Determining the value of your small business is the process of assessing the total economic value of your business and its assets today. It’s a necessary practice for every big financial event in a small business’s lifetime including when you’re applying for loans, considering a transfer of ownership, or you have interested buyers. Whatever your reason, here are four business valuation methods you might use for determining what your business is worth.
Calculating the book value of your business is as simple as subtracting the total liabilities of your company from the total assets. This is a useful tactic to determine business worth for businesses with low profits but valuable assets on file. After doing the math, if you find that you have a negative valuation (where your liabilities are higher than your assets), your business would be considered “worthless.” In this case, you might want to consider paying off debts or increasing assets.
The disadvantage of using this business valuation method is that it doesn’t consider your business’s future earning potential. So, while it’s simple, it may not produce a full picture of your business’s worth.
Another method to calculate value is an earnings multiplier. The idea behind this method is that a business’s value is in its future ability to produce wealth. In most cases, a multiplier is applied to your earnings before interest and taxes (EBIT). To calculate your EBIT, you would take your total revenue and subtract the costs of goods sold and operating expenses.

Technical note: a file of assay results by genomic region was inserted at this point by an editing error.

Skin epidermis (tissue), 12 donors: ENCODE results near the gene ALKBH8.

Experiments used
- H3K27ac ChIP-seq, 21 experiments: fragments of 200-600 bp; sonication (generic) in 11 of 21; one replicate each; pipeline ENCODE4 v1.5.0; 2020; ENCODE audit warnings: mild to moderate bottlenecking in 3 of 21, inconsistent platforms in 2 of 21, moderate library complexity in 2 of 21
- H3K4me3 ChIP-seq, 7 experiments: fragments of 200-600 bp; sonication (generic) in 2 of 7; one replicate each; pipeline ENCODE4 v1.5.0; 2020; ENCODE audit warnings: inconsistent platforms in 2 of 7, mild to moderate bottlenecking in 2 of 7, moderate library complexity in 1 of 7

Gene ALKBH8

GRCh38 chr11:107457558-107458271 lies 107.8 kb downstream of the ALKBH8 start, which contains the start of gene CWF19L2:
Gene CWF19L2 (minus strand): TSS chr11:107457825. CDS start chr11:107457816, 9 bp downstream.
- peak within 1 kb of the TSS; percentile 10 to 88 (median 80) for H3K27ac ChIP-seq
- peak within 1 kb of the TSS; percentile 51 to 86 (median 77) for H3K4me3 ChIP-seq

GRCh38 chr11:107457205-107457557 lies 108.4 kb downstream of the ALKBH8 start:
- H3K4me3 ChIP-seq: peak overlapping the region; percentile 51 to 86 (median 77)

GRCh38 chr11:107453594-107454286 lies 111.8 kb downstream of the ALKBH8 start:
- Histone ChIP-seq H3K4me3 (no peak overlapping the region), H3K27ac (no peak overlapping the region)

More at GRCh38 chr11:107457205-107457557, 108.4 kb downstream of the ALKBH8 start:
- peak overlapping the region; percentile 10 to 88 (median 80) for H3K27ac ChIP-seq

The challenge is then in determining the multiplier which is usually a number between 2 and 7. While you could research multipliers by industry, working with a business appraiser can help you find an accurate multiplier. They’ll take things like business size, industry, market trends, and business brand into consideration.
Using the Market Value method, you’re calculating the value of a business based on the selling price of similar businesses. This method looks at the most recent sales of similar businesses and makes adjustments for the differences between them.
However, there are limitations with the market value method. It may be difficult to find comparable sales or, if the sales data isn’t recent, it may not be relevant to the current market value. This method works best for businesses that have significant access to this data on their competitors.
Discounted cash flow
And finally, the discounted cash flow (DCF) method is the most complex. It estimates the value of a business based on anticipated cash flows. This method uses projections of what a business will generate in the future and is adjusted for the time value of money, which assumes that the dollar is worth more today than it is tomorrow.
First you would determine your company’s weighted average cost of capital (WACC). This is a complicated formula but there are online business valuation calculators that can help you determine your WACC number. Once you have this number, you apply your cash flow projections to reach the value. This method doesn’t require you to do competitor research but it relies on assumptions about future growth. Changing your assumptions can lead to radically different future cash flows. If you choose to go down this path, it might be best to hire a professional to help you.
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